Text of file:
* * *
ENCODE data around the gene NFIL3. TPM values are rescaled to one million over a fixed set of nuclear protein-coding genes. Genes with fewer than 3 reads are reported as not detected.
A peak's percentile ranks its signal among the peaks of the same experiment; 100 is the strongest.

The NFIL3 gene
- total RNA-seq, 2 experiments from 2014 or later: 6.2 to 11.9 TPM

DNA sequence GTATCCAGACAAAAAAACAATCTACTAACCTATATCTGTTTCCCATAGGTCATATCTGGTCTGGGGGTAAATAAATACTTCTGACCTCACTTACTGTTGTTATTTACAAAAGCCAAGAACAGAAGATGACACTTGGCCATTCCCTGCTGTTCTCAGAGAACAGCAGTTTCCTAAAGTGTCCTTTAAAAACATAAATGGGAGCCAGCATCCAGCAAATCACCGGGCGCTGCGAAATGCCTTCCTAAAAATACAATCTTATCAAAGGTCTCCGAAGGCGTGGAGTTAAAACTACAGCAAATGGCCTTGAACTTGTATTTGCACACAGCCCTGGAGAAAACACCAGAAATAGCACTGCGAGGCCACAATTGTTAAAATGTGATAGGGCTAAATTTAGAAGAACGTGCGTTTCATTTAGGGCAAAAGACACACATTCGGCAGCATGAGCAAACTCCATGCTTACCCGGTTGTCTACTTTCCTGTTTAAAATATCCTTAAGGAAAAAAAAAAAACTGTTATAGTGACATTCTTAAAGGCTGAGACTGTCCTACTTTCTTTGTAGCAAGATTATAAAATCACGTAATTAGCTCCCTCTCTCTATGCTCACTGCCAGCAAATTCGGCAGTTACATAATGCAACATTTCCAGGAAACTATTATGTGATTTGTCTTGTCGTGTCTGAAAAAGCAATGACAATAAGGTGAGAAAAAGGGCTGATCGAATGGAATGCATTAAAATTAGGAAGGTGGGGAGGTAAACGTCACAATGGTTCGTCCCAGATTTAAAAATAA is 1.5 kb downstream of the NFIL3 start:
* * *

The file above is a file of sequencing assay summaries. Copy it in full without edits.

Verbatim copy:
ENCODE data around the gene NFIL3. TPM values are rescaled to one million over a fixed set of nuclear protein-coding genes. Genes with fewer than 3 reads are reported as not detected.
A peak's percentile ranks its signal among the peaks of the same experiment; 100 is the strongest.

The NFIL3 gene
- total RNA-seq, 2 experiments from 2014 or later: 6.2 to 11.9 TPM

DNA sequence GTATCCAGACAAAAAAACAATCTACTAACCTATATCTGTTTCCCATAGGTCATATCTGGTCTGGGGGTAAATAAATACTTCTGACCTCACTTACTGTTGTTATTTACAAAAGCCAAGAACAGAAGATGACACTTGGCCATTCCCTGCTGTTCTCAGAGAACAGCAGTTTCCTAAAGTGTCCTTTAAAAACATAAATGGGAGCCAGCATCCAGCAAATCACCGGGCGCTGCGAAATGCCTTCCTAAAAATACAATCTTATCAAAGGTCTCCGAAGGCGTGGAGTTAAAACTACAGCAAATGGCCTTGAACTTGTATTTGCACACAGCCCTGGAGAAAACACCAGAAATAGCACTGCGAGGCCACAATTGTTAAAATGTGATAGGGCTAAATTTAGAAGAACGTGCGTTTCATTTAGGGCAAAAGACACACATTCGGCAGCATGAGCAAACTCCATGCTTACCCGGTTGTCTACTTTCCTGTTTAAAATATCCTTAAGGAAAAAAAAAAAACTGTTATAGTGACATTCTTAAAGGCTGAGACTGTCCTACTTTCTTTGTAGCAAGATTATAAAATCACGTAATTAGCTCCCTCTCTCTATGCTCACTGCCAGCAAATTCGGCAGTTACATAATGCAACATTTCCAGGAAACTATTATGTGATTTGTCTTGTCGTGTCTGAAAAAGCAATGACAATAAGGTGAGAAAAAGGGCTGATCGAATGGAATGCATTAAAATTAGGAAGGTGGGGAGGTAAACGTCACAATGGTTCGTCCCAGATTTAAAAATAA is 1.5 kb downstream of the NFIL3 start: